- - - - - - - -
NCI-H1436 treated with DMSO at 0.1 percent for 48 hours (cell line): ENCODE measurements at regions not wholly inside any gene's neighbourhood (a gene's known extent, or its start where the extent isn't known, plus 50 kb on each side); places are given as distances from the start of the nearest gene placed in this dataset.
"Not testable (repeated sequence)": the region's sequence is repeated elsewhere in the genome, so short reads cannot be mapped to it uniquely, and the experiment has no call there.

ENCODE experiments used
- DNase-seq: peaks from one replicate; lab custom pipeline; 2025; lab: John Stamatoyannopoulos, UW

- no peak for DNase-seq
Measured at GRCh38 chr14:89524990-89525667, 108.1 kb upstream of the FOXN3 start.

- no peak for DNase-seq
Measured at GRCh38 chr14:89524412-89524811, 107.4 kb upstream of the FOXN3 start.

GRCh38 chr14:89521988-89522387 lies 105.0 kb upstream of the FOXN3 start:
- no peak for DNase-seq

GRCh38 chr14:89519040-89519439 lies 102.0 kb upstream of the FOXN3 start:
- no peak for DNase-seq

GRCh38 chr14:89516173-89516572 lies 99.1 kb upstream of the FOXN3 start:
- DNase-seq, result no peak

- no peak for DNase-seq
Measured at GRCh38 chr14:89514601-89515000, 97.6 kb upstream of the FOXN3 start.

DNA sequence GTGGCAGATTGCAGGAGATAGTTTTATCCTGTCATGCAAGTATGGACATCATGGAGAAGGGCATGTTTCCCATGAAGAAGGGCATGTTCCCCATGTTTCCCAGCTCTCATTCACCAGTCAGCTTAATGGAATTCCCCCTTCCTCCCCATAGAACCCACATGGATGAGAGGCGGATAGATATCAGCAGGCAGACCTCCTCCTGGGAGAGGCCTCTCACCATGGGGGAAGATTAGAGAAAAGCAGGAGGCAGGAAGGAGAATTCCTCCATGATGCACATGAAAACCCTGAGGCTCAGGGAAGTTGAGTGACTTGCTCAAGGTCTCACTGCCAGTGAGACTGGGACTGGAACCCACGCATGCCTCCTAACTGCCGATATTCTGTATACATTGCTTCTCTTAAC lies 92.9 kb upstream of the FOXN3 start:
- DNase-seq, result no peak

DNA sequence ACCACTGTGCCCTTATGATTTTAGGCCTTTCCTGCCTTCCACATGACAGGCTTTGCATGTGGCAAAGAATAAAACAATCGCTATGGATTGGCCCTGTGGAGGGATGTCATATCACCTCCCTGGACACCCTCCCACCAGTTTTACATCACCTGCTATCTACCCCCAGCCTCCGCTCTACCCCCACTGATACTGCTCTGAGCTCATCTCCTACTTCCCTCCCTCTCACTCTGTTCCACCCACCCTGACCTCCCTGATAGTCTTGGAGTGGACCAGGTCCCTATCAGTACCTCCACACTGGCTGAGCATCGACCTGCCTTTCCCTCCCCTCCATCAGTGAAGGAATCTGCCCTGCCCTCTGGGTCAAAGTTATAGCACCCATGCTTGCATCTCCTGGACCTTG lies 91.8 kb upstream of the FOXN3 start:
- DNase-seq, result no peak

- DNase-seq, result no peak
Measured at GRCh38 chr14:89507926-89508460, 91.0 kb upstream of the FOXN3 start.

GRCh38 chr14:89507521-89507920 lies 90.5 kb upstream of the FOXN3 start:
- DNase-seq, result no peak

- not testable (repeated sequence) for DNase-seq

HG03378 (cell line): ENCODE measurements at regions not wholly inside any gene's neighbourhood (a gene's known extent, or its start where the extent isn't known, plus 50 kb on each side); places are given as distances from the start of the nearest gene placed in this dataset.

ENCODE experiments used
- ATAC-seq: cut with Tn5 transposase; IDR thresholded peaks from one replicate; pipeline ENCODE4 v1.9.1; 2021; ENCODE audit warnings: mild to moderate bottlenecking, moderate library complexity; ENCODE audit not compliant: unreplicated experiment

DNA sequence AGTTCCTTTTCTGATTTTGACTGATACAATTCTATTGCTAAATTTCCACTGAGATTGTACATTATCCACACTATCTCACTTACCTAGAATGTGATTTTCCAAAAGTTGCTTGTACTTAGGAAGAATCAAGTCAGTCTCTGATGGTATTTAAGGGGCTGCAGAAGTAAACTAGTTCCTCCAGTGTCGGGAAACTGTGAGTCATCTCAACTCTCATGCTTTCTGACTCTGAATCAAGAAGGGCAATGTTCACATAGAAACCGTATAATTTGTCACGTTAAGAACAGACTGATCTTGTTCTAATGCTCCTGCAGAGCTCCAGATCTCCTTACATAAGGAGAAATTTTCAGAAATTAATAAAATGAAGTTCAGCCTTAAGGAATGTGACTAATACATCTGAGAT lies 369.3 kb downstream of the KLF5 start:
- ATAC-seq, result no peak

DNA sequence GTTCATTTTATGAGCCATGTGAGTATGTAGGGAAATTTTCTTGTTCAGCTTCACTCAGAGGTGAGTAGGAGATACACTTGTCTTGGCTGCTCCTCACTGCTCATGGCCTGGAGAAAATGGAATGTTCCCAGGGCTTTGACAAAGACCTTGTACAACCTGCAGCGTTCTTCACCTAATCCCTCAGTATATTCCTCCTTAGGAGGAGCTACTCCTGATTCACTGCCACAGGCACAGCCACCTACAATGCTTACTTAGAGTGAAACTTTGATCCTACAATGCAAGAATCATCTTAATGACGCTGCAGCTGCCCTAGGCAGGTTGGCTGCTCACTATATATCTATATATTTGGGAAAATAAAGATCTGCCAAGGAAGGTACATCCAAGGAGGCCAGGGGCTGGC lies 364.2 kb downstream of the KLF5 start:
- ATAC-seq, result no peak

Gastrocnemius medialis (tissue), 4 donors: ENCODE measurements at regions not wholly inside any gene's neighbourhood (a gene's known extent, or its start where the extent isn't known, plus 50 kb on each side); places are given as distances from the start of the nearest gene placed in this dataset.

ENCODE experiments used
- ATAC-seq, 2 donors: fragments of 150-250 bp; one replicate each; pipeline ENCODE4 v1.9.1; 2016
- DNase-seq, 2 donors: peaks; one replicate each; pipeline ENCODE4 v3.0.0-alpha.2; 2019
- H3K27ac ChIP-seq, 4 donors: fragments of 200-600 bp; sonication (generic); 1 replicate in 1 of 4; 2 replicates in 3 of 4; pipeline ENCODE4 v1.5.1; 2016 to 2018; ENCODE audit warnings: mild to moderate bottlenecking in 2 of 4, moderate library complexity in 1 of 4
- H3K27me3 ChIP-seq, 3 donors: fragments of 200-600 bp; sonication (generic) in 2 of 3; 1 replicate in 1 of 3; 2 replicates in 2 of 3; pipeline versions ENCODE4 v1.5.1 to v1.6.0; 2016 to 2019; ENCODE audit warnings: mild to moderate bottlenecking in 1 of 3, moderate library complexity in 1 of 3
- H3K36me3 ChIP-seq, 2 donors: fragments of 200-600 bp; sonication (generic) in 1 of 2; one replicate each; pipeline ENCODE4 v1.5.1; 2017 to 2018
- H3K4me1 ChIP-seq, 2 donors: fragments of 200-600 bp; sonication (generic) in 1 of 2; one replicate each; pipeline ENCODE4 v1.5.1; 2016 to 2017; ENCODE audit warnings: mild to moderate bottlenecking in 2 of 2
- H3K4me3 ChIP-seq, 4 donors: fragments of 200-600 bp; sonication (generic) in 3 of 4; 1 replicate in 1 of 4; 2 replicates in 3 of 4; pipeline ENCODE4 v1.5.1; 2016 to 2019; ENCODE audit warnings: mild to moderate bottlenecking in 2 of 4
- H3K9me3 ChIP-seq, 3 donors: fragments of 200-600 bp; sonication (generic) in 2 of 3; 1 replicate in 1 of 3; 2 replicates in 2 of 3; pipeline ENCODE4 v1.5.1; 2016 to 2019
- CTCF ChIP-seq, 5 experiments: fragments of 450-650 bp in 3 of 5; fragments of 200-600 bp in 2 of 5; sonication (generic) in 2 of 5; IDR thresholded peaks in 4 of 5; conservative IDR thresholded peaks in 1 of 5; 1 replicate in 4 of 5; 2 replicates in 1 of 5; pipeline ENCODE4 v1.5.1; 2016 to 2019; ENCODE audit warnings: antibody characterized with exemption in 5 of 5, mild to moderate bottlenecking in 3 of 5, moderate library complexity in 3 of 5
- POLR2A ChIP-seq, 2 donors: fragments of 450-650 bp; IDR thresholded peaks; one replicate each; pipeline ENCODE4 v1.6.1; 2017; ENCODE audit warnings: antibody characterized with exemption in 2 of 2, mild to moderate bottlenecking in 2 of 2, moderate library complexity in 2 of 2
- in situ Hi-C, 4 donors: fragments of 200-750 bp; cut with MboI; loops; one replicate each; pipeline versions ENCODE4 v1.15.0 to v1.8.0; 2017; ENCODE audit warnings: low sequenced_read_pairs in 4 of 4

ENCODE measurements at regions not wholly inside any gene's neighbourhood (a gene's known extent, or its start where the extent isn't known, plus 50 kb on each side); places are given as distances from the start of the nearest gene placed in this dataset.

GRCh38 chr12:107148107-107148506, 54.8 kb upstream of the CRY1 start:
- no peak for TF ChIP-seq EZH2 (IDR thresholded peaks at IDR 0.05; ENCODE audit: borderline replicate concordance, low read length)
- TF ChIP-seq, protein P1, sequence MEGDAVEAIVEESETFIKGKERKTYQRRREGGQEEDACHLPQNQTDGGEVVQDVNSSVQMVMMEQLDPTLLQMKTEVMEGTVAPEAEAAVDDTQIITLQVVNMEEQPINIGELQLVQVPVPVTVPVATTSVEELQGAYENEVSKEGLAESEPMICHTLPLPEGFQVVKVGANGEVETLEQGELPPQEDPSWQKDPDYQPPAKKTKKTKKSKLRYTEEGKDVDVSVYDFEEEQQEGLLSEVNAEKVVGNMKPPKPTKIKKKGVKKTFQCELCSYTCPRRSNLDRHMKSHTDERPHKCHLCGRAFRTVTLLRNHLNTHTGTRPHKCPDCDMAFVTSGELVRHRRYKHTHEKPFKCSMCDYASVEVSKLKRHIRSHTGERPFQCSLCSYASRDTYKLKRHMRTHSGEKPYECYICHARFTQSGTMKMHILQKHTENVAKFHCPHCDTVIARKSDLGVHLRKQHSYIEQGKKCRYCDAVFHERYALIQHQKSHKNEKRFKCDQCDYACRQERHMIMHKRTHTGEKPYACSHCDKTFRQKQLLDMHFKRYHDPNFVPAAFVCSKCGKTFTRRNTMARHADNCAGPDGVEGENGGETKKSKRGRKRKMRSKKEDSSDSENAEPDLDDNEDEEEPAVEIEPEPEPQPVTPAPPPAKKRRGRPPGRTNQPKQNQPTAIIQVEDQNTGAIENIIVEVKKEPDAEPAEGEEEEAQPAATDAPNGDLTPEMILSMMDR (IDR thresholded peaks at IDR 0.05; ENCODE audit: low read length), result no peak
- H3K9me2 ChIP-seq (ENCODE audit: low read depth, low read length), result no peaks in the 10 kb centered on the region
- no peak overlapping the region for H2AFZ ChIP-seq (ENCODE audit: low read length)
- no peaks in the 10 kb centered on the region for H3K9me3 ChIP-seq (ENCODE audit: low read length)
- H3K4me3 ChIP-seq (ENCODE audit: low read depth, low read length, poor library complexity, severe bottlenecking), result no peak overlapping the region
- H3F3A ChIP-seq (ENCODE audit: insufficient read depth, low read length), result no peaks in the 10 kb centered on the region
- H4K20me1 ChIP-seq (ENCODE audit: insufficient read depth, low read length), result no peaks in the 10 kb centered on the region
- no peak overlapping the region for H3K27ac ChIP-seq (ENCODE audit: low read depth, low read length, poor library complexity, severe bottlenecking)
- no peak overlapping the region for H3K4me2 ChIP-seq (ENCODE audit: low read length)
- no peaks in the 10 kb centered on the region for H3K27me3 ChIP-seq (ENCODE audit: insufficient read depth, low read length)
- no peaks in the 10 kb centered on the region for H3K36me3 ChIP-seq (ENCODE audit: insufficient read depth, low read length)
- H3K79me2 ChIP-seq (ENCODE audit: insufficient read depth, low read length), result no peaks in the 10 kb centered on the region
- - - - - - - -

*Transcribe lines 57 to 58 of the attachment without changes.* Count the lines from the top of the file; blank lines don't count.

- no peak overlapping the region for H3K4me2 ChIP-seq (ENCODE audit: low read length)
- no peaks in the 10 kb centered on the region for H3K27me3 ChIP-seq (ENCODE audit: insufficient read depth, low read length)